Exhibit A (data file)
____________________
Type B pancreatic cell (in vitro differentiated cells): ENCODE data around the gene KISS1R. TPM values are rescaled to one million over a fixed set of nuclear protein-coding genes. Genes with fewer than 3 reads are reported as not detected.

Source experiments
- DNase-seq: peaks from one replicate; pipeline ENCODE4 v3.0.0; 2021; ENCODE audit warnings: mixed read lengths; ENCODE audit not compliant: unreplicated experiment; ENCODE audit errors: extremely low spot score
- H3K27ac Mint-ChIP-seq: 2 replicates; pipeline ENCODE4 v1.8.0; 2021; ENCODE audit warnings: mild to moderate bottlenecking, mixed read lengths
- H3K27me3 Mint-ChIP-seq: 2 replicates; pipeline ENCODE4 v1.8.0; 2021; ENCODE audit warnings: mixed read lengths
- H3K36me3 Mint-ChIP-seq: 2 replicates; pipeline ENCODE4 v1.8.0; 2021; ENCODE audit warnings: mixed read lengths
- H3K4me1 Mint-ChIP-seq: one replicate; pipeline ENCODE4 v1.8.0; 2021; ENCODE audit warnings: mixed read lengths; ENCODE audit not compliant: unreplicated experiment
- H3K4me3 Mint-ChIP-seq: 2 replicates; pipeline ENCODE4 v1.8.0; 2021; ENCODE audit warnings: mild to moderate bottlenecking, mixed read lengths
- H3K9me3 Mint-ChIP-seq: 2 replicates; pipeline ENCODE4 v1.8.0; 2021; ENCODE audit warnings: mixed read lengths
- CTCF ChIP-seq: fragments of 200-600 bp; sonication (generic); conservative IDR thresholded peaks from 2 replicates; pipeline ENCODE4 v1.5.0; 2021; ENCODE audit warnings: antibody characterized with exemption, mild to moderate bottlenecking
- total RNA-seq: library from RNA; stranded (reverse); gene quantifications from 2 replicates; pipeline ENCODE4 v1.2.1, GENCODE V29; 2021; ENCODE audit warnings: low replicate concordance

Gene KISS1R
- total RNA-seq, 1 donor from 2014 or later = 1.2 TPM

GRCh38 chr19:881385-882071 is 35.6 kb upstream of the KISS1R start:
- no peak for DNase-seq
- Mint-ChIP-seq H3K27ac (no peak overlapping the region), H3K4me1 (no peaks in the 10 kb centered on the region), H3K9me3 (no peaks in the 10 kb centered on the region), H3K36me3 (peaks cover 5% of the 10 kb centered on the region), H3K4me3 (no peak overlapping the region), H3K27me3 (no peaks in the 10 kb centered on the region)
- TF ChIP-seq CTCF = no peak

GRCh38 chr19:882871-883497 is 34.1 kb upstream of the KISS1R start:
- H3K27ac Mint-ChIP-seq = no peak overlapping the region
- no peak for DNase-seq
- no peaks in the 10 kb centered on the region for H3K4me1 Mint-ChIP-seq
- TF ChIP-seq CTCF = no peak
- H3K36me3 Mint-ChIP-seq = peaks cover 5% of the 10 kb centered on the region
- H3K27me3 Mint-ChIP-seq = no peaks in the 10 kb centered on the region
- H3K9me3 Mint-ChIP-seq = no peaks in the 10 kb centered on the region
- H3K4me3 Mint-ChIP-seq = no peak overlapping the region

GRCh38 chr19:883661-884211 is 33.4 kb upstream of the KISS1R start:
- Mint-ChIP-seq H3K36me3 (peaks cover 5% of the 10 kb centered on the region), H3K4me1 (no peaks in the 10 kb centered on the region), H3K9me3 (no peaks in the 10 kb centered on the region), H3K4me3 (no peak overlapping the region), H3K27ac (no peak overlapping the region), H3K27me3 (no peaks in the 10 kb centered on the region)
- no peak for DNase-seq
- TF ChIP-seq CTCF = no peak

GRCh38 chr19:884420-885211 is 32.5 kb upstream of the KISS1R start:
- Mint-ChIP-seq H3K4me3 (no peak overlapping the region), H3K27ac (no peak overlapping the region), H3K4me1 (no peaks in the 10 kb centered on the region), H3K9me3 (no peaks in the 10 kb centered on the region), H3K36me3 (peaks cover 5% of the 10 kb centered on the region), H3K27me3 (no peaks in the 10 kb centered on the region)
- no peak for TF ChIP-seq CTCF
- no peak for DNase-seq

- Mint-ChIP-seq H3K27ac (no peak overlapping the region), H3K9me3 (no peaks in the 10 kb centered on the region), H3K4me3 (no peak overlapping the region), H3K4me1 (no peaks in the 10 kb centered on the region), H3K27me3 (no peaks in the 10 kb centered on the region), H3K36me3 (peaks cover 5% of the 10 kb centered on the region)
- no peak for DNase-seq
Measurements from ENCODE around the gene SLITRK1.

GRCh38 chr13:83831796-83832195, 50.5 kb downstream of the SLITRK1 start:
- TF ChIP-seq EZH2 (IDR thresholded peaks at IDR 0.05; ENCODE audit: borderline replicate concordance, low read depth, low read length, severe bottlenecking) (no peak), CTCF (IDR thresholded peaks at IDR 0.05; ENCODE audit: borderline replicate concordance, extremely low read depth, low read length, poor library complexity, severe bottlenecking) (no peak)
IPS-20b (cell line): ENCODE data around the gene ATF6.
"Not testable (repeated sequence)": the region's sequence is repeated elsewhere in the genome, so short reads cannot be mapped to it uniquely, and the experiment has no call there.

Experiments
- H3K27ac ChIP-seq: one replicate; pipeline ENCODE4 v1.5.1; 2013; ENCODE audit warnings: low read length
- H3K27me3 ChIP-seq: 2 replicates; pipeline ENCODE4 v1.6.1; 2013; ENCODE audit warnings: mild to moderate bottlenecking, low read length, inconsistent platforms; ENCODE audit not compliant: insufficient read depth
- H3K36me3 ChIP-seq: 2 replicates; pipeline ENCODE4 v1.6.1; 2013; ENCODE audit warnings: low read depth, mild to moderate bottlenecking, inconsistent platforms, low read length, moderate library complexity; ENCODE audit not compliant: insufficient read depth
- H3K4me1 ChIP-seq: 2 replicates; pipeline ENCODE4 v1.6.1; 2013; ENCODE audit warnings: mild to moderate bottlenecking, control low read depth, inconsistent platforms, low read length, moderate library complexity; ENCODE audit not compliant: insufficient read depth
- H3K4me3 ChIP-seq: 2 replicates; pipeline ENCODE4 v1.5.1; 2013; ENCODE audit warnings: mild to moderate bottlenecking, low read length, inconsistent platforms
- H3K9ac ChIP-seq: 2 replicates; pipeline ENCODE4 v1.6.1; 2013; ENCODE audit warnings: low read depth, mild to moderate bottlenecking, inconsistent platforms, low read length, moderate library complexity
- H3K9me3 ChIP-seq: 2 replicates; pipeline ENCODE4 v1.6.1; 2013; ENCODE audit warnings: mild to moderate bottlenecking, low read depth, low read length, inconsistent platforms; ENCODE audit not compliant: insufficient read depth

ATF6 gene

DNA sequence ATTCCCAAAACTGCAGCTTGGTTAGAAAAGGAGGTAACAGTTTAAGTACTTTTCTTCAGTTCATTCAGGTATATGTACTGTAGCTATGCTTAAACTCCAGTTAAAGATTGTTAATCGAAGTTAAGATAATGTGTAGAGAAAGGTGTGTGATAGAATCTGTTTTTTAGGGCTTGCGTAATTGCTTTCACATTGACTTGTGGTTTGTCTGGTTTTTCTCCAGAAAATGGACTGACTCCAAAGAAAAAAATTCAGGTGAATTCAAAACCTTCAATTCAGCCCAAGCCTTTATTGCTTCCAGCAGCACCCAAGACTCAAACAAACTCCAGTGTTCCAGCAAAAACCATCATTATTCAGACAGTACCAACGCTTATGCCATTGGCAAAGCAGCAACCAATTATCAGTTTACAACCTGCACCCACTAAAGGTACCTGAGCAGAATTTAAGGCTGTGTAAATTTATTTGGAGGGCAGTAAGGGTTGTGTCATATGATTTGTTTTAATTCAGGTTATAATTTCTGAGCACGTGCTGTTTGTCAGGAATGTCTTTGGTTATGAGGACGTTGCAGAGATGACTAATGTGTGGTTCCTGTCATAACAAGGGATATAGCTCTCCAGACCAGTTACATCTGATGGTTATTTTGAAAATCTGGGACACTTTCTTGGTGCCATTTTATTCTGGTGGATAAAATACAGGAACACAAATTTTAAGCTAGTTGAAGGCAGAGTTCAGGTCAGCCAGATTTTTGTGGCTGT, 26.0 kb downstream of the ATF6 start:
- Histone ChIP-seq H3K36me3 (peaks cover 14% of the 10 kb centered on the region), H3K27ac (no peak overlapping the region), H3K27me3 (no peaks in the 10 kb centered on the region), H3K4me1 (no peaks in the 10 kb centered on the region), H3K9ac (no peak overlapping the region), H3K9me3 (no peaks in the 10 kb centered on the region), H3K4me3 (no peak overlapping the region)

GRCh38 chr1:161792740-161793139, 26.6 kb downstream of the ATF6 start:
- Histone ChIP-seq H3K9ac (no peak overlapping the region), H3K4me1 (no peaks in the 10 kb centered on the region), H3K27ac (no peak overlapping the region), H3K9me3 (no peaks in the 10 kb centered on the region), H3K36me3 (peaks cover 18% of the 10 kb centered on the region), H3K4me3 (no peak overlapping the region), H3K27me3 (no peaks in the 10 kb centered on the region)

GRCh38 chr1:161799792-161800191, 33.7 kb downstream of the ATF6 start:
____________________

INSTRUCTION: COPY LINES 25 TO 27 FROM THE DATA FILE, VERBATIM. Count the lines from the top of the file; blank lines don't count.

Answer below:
- H3K9me3 Mint-ChIP-seq = no peaks in the 10 kb centered on the region
- H3K4me3 Mint-ChIP-seq = no peak overlapping the region

GRCh38 chr19:883661-884211 is 33.4 kb upstream of the KISS1R start: